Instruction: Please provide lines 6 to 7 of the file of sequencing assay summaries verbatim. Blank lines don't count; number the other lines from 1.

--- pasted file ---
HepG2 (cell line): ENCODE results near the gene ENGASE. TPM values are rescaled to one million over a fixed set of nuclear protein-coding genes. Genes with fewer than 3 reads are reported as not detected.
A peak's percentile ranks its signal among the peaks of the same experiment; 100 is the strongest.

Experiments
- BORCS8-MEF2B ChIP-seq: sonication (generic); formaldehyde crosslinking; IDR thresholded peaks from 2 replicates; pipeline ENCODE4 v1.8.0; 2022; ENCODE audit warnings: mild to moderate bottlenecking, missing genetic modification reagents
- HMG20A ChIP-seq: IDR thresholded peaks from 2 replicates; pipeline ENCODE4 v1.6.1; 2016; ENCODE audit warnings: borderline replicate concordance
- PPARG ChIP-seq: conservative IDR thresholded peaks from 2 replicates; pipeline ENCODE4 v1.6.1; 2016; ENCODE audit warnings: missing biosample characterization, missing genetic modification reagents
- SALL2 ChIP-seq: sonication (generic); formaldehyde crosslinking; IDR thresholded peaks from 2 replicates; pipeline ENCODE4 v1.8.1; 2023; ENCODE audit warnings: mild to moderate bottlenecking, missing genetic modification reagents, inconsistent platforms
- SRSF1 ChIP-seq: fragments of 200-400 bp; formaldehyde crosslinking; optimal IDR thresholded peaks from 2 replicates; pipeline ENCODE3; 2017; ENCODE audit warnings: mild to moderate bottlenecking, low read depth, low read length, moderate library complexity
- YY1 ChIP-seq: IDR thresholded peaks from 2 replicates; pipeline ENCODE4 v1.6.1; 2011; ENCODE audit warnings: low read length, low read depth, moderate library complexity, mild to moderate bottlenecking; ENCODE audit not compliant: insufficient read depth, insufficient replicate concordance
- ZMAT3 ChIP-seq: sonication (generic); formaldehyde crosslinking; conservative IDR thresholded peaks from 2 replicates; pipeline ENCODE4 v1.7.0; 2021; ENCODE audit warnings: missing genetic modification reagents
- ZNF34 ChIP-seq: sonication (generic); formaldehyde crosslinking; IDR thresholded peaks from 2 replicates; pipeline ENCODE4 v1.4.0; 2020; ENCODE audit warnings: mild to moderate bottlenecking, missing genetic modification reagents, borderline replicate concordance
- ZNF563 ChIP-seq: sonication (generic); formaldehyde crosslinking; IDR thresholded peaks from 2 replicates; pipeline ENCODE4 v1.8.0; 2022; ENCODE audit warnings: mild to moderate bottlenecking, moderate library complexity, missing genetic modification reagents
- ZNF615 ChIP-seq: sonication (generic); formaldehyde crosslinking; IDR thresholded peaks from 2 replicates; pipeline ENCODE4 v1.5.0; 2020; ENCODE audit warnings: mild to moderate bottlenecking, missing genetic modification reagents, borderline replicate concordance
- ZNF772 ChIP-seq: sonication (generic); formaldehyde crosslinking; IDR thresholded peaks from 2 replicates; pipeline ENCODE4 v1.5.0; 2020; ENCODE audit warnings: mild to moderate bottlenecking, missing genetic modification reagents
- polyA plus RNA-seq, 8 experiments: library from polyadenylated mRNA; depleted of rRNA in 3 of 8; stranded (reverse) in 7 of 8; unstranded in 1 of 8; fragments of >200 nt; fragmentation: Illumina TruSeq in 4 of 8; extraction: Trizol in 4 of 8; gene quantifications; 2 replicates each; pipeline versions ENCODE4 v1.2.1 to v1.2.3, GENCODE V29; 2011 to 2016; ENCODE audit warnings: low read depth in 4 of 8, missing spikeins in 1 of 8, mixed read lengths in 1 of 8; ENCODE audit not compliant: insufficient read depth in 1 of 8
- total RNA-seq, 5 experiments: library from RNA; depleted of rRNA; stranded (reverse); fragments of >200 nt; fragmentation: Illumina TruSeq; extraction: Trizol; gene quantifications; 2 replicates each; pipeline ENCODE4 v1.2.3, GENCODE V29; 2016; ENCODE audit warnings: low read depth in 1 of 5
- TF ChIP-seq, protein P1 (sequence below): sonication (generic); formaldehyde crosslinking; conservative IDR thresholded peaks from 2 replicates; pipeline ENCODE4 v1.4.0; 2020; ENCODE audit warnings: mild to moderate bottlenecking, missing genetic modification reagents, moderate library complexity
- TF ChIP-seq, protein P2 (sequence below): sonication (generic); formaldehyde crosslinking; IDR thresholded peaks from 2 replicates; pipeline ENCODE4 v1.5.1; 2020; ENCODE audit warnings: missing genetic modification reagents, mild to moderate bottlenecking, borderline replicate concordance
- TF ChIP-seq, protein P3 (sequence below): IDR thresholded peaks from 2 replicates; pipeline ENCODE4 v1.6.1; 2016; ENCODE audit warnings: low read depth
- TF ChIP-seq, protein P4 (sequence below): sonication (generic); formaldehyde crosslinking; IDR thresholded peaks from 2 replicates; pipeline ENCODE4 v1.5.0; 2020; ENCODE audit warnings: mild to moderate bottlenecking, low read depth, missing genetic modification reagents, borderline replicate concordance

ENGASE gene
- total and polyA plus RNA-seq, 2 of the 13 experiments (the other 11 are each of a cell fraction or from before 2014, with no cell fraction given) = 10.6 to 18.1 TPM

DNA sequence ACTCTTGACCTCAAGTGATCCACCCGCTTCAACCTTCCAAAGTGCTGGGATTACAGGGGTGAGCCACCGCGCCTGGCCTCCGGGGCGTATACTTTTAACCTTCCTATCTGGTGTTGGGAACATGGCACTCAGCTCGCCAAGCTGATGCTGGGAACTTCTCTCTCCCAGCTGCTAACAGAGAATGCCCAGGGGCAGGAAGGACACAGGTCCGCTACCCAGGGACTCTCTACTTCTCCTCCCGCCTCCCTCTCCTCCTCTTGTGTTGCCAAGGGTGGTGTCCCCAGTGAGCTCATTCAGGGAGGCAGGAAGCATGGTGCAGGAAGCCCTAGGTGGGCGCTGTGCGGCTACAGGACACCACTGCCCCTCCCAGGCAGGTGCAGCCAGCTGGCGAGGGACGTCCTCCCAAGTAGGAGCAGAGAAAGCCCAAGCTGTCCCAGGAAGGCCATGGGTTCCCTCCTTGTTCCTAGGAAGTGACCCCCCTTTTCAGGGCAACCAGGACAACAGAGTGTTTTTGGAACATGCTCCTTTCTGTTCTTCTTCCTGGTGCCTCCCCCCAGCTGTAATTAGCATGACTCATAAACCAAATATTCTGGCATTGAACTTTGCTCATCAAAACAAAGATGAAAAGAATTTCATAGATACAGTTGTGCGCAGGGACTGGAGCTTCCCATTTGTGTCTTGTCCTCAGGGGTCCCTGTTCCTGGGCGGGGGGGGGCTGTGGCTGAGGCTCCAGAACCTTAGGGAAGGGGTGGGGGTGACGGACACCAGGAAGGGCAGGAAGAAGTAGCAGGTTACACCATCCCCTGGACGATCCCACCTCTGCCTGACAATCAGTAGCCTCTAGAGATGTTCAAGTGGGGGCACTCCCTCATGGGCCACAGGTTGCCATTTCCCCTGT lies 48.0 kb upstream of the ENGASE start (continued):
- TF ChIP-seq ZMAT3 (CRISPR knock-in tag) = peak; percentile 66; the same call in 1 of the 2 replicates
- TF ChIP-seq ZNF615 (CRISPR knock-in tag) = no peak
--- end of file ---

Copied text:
- PPARG ChIP-seq: conservative IDR thresholded peaks from 2 replicates; pipeline ENCODE4 v1.6.1; 2016; ENCODE audit warnings: missing biosample characterization, missing genetic modification reagents
- SALL2 ChIP-seq: sonication (generic); formaldehyde crosslinking; IDR thresholded peaks from 2 replicates; pipeline ENCODE4 v1.8.1; 2023; ENCODE audit warnings: mild to moderate bottlenecking, missing genetic modification reagents, inconsistent platforms